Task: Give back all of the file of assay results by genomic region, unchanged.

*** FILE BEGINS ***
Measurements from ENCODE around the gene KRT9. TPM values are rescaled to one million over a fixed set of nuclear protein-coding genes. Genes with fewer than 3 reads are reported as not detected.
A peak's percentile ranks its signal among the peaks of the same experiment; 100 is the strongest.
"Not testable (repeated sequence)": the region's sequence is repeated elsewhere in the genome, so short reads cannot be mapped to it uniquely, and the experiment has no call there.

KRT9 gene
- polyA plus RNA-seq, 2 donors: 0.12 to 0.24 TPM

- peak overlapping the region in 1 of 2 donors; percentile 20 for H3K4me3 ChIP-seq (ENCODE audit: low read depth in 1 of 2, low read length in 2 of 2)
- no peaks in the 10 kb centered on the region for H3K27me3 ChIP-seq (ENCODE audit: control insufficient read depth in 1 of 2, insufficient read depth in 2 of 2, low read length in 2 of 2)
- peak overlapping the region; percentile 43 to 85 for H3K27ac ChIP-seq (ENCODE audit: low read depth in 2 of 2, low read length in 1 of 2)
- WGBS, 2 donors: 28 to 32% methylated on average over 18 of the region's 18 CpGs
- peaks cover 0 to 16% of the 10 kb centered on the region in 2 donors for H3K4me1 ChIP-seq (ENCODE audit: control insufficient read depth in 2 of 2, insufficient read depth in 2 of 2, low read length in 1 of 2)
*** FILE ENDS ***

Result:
Measurements from ENCODE around the gene KRT9. TPM values are rescaled to one million over a fixed set of nuclear protein-coding genes. Genes with fewer than 3 reads are reported as not detected.
A peak's percentile ranks its signal among the peaks of the same experiment; 100 is the strongest.
"Not testable (repeated sequence)": the region's sequence is repeated elsewhere in the genome, so short reads cannot be mapped to it uniquely, and the experiment has no call there.

KRT9 gene
- polyA plus RNA-seq, 2 donors: 0.12 to 0.24 TPM

- peak overlapping the region in 1 of 2 donors; percentile 20 for H3K4me3 ChIP-seq (ENCODE audit: low read depth in 1 of 2, low read length in 2 of 2)
- no peaks in the 10 kb centered on the region for H3K27me3 ChIP-seq (ENCODE audit: control insufficient read depth in 1 of 2, insufficient read depth in 2 of 2, low read length in 2 of 2)
- peak overlapping the region; percentile 43 to 85 for H3K27ac ChIP-seq (ENCODE audit: low read depth in 2 of 2, low read length in 1 of 2)
- WGBS, 2 donors: 28 to 32% methylated on average over 18 of the region's 18 CpGs
- peaks cover 0 to 16% of the 10 kb centered on the region in 2 donors for H3K4me1 ChIP-seq (ENCODE audit: control insufficient read depth in 2 of 2, insufficient read depth in 2 of 2, low read length in 1 of 2)